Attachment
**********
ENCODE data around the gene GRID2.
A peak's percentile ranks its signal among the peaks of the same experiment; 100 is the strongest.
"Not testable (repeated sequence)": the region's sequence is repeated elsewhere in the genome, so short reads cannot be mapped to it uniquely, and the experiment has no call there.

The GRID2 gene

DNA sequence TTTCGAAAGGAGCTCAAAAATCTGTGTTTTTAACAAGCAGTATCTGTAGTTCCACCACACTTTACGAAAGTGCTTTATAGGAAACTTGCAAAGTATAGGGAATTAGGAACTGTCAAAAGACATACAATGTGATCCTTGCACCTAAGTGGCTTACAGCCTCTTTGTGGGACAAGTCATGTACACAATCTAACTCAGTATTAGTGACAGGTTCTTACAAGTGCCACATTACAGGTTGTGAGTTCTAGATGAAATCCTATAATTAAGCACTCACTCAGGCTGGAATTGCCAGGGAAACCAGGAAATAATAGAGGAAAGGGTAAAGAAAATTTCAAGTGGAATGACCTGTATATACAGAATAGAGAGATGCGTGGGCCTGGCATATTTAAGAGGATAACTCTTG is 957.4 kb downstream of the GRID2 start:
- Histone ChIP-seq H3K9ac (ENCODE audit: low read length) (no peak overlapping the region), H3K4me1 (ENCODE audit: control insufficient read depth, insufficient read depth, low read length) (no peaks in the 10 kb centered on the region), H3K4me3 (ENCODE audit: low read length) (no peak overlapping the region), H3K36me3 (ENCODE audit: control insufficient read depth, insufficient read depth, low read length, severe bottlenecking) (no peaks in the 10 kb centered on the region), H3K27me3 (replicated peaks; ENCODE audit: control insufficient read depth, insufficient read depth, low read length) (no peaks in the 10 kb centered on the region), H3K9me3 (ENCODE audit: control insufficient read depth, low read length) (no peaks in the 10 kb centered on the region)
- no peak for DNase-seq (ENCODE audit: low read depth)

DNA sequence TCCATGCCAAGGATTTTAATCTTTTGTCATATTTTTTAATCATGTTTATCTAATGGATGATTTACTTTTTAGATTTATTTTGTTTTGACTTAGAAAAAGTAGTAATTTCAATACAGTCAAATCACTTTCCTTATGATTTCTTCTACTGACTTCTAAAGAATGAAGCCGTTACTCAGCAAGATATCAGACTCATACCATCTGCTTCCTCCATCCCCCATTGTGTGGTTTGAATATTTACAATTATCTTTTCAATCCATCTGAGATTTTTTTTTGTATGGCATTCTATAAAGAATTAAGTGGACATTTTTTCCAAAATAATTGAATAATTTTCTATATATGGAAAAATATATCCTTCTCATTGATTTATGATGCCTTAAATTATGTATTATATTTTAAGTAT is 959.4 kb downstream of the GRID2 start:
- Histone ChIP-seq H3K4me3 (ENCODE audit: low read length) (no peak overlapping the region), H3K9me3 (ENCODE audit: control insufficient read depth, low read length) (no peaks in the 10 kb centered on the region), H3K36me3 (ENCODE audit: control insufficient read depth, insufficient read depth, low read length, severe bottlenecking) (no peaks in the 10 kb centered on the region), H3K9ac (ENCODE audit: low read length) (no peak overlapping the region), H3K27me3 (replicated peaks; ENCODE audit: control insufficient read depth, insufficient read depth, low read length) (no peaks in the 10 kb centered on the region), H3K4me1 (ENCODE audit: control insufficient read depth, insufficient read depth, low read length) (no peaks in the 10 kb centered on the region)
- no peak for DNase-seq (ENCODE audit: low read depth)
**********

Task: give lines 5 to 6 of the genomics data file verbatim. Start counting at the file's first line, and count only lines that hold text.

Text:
DNA sequence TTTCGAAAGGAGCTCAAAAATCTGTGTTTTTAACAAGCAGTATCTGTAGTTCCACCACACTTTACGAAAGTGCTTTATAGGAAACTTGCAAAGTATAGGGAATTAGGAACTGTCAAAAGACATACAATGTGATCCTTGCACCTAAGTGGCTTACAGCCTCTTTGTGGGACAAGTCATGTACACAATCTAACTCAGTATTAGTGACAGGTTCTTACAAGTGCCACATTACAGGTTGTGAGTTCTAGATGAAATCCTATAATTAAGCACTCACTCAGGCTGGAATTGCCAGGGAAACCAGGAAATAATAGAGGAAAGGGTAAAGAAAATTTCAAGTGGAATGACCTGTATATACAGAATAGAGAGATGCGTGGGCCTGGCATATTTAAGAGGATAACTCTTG is 957.4 kb downstream of the GRID2 start:
- Histone ChIP-seq H3K9ac (ENCODE audit: low read length) (no peak overlapping the region), H3K4me1 (ENCODE audit: control insufficient read depth, insufficient read depth, low read length) (no peaks in the 10 kb centered on the region), H3K4me3 (ENCODE audit: low read length) (no peak overlapping the region), H3K36me3 (ENCODE audit: control insufficient read depth, insufficient read depth, low read length, severe bottlenecking) (no peaks in the 10 kb centered on the region), H3K27me3 (replicated peaks; ENCODE audit: control insufficient read depth, insufficient read depth, low read length) (no peaks in the 10 kb centered on the region), H3K9me3 (ENCODE audit: control insufficient read depth, low read length) (no peaks in the 10 kb centered on the region)